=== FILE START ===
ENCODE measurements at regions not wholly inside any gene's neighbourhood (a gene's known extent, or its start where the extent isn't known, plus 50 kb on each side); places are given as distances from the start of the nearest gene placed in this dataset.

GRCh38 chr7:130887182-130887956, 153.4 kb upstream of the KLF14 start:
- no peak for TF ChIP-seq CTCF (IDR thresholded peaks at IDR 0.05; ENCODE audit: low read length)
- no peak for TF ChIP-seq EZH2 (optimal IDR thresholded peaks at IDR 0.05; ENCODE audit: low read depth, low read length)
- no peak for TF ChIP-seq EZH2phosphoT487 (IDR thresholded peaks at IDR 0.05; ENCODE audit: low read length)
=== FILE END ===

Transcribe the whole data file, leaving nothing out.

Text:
ENCODE measurements at regions not wholly inside any gene's neighbourhood (a gene's known extent, or its start where the extent isn't known, plus 50 kb on each side); places are given as distances from the start of the nearest gene placed in this dataset.

GRCh38 chr7:130887182-130887956, 153.4 kb upstream of the KLF14 start:
- no peak for TF ChIP-seq CTCF (IDR thresholded peaks at IDR 0.05; ENCODE audit: low read length)
- no peak for TF ChIP-seq EZH2 (optimal IDR thresholded peaks at IDR 0.05; ENCODE audit: low read depth, low read length)
- no peak for TF ChIP-seq EZH2phosphoT487 (IDR thresholded peaks at IDR 0.05; ENCODE audit: low read length)